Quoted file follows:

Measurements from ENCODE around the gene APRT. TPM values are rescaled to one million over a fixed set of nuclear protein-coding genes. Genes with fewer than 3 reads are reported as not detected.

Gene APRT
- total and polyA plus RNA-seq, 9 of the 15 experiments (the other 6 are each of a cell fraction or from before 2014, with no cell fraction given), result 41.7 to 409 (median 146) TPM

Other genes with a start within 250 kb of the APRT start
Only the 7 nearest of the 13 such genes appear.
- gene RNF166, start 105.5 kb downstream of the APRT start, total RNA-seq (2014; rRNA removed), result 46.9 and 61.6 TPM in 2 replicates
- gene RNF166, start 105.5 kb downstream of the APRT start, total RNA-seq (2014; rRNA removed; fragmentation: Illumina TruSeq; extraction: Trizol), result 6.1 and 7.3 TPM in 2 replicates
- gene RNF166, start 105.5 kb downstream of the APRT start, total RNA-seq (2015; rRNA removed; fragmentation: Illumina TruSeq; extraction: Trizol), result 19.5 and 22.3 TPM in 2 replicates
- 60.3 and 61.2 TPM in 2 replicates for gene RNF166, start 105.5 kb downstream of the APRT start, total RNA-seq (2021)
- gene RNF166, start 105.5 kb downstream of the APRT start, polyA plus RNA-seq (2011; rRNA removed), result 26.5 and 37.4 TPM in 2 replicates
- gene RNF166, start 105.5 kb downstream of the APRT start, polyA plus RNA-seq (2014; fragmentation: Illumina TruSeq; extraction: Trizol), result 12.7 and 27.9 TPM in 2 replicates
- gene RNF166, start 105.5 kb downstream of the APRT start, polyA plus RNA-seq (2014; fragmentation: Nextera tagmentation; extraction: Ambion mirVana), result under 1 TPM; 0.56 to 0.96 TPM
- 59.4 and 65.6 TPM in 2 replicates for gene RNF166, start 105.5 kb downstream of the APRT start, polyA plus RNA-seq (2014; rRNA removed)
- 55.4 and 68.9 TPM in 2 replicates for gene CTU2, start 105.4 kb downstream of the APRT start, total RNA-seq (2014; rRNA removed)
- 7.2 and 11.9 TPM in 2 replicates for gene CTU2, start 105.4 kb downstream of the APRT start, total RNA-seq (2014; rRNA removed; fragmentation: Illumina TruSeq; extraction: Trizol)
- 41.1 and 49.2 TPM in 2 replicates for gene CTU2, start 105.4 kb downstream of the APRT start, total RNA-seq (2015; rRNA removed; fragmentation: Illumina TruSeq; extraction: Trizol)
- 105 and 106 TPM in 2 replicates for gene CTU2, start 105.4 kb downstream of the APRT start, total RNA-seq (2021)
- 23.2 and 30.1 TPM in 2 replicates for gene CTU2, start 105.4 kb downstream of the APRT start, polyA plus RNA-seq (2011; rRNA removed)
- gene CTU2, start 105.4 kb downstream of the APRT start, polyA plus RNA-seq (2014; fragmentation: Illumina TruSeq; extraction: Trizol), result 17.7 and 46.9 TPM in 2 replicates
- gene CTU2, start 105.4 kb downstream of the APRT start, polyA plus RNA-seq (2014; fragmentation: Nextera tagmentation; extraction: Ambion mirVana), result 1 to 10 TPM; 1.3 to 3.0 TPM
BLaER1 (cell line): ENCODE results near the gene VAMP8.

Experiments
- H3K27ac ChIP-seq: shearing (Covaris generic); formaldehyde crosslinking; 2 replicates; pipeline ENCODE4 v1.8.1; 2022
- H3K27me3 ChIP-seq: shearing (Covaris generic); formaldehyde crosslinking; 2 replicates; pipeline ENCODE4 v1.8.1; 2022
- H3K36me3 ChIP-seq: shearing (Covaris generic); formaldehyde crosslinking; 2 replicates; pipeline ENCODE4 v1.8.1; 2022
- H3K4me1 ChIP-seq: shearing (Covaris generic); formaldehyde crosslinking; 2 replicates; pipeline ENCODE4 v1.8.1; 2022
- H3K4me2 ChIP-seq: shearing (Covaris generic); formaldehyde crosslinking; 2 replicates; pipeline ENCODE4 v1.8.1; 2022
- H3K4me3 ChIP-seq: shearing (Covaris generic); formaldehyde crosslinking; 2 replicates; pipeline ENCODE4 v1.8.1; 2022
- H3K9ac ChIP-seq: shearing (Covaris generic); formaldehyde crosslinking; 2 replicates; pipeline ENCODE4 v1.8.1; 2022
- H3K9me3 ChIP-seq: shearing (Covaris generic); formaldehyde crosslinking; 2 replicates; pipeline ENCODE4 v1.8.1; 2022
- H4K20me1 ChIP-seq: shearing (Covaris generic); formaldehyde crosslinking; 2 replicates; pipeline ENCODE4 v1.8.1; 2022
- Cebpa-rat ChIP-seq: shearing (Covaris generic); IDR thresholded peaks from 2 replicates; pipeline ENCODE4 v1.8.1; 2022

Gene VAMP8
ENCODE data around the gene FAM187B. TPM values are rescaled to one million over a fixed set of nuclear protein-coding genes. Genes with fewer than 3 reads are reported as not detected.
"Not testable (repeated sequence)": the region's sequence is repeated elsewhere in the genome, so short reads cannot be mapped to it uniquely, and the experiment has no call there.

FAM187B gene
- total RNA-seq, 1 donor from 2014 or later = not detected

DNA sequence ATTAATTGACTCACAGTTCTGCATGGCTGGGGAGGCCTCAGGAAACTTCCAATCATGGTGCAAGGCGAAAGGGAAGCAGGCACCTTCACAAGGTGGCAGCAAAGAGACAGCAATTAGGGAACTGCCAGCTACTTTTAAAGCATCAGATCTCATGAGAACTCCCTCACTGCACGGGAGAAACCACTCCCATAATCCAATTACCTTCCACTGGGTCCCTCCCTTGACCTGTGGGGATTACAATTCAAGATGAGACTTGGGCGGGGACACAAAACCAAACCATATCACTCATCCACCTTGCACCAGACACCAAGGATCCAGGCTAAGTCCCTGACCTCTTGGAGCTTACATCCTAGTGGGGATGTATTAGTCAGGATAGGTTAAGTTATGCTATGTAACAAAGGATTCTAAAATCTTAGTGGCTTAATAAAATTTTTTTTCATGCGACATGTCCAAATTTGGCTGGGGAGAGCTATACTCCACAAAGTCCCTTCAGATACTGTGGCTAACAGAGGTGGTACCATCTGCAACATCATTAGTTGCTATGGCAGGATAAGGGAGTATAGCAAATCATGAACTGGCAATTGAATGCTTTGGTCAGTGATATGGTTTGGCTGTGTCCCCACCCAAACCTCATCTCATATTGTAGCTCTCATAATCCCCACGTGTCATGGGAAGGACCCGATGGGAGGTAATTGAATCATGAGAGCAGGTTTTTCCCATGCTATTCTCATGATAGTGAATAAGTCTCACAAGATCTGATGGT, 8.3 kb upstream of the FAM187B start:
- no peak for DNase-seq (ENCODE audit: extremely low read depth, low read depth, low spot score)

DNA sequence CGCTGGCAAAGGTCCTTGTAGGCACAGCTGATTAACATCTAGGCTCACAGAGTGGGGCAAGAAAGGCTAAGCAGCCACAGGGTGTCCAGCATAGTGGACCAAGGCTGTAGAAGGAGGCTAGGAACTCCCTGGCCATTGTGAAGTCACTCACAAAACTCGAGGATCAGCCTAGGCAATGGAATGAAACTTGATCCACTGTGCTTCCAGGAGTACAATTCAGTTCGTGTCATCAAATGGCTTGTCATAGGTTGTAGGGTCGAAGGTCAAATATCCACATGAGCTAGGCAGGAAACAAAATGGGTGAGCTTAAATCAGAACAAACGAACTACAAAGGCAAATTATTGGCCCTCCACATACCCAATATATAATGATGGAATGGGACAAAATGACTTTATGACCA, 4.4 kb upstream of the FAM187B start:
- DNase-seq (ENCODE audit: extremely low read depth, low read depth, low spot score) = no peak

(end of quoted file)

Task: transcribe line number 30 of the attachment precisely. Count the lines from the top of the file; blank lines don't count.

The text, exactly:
- H3K9me3 ChIP-seq: shearing (Covaris generic); formaldehyde crosslinking; 2 replicates; pipeline ENCODE4 v1.8.1; 2022